The classroom is like any other with its white walls, pushed-together tables and a big screen at the front of the room displaying the day's lesson in Powerpoint.
Homework sheets and notebooks are pulled from backpacks and laminated posters are pinned to fabric-covered cork boards.
But this classroom is different. All the students are adults, the guitar is never far from reach and a certain warmth and enthusiasm is exuding from those present.
Each lesson starts with a karakia and ends with a waiata. For the three hours in between the classroom is filled with countless laughs, high-fives and ka pais.
All up, the lesson looks and sounds like what every learning experience should be. And perhaps that's a byproduct of the subject being taught: Te reo Māori.
Te reo Māori is at the crux of a culture that embodies inclusivity and taking care of the collective.
In the week designed to celebrate and promote the language, Te Wiki o Te Reo Māori, the Rotorua Daily Post sits in on one of the free, year-long te reo classes offered in both Tauranga and Rotorua's Te Wānanga o Aotearoa.
The dozen adults in this class don't just practise their pronunciation and sentence structures for one week a year; they've made a year-long commitment to learning what is one of New Zealand's three official languages.
The classes are so popular the wānanga encourages people to register their interest early to avoid ending up on the inevitable waiting list.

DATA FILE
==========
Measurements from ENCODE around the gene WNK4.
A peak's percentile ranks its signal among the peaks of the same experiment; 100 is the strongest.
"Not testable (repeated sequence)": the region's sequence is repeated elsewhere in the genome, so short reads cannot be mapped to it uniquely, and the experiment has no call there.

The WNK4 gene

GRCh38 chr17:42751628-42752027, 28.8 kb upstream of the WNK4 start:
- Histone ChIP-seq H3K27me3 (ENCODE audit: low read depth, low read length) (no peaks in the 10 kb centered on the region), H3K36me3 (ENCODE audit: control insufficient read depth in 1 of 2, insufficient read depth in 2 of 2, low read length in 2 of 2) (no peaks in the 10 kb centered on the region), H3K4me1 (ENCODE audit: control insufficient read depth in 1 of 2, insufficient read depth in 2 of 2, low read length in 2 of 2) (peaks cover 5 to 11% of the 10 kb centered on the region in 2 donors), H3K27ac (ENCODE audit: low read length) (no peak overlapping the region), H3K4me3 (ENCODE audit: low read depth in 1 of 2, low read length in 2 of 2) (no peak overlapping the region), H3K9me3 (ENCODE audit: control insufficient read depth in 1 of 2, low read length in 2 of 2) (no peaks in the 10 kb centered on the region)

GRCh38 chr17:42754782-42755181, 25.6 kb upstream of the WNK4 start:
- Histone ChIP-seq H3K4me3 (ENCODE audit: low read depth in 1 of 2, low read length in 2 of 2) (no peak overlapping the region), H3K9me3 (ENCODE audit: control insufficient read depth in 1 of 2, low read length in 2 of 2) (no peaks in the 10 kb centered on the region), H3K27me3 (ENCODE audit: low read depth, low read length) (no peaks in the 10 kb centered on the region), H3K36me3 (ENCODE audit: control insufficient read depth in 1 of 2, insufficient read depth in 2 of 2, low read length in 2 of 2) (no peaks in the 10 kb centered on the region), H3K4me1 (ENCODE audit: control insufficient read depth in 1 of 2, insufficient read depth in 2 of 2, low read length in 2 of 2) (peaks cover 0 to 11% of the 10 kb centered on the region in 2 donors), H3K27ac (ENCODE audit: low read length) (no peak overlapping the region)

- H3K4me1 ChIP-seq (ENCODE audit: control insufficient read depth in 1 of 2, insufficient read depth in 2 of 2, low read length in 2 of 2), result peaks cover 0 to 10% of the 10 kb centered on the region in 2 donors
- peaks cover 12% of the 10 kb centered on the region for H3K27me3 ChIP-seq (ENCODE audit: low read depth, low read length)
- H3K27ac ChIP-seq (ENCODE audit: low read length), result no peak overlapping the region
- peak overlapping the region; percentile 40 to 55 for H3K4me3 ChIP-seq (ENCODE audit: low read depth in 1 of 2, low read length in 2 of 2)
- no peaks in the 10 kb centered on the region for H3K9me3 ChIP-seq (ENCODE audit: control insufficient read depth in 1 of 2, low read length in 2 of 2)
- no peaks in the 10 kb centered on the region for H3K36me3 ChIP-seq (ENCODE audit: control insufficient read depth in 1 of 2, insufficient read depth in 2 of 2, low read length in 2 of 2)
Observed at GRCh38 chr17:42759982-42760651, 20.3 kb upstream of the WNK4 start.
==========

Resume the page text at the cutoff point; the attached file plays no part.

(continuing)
And we can see why. Each lesson is far from dull with a variety of tasks - going over the homework, doing flashcards in groups, singing songs with accompanying actions and translating sentences.
Te Arawa Manu Kōrero finalist shares drive behind speech topic
Revitalising te reo Māori every generation's responsibility
Māori can identify with Anne Frank book says translator
While we get to observe a regular lesson, we're told the course also covers off Māori history, has a marae stay and does class excursions around the area to significant Māori sites.
With two more units for the year to go, we are impressed with how much te reo Māori the class already knows. The kaiako (tutor) says the improvement from the start of the year when most people only knew the basics, is vast.
Everyone in the class is engaged and wants to be there. When somebody struggles with an answer, others pitch in with their suggestions.
There's no judgment, no fear of failure and no segregation or cliques.
When somebody gets an answer wrong, words of encouragement or a joke is never far from another person's lips. When the answer is right, the class is quick to praise.
It's as warm and inviting as a class could be thanks to one overarching thing - the people.
People from all walks of life, culture, experiences and age coming together with a shared purpose is what makes these classes beautiful.
Tania Huriwai was raised in te reo Māori but never spoke it. Now she is raising four whangai children she wants to learn the language for them.
Sarah Maxwell-Sholl is following in the steps of her brother who went full-immersion in te reo Māori last year. Raised by their father, the pair only recently met their mother, through which their Māori heritage comes, spurring the desire to connect to the culture.
For other students, understanding what's being said at a tangi or finding a connection to the new country they've chosen to call home are equally good motivators.
Sharing the reasons behind their decision to learn te reo Māori not only highlights each person's journey with the language but how the language brings people together.
The Christian who wants to express his faith in te reo
Gary Scoggins has wanted to learn te reo Māori most his life.
But for Scoggins, like many Kiwis, other commitments in his life always took priority. That's until last year when he decided to make learning te reo Māori a priority.